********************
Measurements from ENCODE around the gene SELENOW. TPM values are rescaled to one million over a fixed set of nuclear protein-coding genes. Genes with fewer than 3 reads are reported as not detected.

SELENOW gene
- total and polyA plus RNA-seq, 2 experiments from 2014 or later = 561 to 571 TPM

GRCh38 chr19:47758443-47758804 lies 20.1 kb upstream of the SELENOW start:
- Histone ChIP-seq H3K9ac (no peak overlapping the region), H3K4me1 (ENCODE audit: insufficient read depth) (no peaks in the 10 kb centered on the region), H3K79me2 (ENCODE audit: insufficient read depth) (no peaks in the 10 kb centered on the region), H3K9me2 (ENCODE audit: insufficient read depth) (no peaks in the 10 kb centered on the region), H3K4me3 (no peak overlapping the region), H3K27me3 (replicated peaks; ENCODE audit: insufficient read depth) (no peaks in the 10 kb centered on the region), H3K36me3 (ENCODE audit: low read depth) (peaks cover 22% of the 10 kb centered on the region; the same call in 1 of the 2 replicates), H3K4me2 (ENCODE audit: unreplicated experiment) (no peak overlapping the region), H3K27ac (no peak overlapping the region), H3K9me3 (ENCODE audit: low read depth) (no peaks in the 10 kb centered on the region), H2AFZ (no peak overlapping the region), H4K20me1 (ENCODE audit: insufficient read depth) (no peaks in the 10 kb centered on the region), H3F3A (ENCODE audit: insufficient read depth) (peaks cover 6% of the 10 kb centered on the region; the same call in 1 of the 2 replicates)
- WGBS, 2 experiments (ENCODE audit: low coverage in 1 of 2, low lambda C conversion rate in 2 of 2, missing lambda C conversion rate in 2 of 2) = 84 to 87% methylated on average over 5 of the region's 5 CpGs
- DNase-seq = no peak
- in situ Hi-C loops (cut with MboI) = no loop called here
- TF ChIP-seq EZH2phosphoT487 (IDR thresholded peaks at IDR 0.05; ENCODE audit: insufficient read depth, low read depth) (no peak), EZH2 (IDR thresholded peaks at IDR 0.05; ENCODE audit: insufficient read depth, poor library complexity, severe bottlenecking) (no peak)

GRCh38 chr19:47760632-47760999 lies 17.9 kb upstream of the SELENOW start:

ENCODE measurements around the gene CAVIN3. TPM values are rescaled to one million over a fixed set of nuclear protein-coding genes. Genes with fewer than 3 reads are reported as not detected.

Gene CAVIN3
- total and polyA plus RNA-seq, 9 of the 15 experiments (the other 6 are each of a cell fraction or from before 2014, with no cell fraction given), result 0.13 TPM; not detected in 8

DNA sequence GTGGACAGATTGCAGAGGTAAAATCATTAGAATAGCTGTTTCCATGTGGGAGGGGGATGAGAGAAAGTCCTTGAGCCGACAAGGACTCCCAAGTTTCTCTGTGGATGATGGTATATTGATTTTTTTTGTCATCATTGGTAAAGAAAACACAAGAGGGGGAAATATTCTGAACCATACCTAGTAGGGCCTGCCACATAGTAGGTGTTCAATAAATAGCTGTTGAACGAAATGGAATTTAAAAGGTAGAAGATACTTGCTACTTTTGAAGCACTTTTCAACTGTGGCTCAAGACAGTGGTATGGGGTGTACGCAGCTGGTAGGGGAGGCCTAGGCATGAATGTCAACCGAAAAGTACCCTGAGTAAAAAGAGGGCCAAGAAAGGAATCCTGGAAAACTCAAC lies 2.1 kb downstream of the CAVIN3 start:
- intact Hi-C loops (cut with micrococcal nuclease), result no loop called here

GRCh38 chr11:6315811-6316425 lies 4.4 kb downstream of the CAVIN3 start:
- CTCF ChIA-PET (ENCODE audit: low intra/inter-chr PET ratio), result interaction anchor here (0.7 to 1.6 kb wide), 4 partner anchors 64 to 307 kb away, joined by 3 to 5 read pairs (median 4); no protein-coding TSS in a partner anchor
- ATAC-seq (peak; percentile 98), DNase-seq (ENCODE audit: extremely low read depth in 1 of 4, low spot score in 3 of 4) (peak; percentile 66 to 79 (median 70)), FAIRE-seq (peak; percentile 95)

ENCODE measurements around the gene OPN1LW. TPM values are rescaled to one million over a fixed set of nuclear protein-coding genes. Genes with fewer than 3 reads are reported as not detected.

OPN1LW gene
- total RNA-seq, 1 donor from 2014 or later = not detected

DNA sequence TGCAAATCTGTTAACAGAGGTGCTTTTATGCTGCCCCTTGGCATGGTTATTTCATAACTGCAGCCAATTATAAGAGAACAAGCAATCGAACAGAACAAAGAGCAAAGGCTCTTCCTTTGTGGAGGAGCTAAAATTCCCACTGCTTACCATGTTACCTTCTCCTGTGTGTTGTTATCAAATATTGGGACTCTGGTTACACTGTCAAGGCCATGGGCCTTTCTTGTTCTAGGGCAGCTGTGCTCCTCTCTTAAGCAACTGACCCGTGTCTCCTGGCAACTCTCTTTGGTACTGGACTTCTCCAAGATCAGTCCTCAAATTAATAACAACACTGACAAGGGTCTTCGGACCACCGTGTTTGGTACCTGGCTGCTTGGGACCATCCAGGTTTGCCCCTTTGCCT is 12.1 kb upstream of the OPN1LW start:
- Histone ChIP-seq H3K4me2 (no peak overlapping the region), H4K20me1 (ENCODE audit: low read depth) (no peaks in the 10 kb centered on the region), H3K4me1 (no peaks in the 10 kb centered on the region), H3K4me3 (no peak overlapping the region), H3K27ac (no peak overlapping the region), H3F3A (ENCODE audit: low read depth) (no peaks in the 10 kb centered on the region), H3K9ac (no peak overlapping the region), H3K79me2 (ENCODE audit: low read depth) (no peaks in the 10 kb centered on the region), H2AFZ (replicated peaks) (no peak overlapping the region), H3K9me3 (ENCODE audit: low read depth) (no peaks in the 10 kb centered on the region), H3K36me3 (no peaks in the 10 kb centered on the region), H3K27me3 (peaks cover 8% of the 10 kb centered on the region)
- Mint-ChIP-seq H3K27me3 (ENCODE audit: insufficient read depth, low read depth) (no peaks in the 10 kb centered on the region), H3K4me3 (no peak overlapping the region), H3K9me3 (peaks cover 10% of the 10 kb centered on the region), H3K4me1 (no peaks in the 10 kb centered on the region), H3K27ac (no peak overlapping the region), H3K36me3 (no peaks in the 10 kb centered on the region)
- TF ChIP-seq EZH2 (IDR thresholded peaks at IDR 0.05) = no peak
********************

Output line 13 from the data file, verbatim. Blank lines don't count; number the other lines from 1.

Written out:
- total and polyA plus RNA-seq, 9 of the 15 experiments (the other 6 are each of a cell fraction or from before 2014, with no cell fraction given), result 0.13 TPM; not detected in 8